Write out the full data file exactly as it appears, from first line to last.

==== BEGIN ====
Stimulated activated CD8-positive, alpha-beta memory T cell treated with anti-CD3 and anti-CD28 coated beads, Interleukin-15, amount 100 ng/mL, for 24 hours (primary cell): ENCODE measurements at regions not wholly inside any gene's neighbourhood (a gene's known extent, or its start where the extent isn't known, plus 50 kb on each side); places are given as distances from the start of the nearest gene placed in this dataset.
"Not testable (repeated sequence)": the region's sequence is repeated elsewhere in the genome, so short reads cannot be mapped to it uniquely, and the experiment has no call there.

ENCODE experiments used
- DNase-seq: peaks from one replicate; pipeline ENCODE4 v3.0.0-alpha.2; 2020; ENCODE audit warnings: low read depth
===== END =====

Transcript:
Stimulated activated CD8-positive, alpha-beta memory T cell treated with anti-CD3 and anti-CD28 coated beads, Interleukin-15, amount 100 ng/mL, for 24 hours (primary cell): ENCODE measurements at regions not wholly inside any gene's neighbourhood (a gene's known extent, or its start where the extent isn't known, plus 50 kb on each side); places are given as distances from the start of the nearest gene placed in this dataset.
"Not testable (repeated sequence)": the region's sequence is repeated elsewhere in the genome, so short reads cannot be mapped to it uniquely, and the experiment has no call there.

ENCODE experiments used
- DNase-seq: peaks from one replicate; pipeline ENCODE4 v3.0.0-alpha.2; 2020; ENCODE audit warnings: low read depth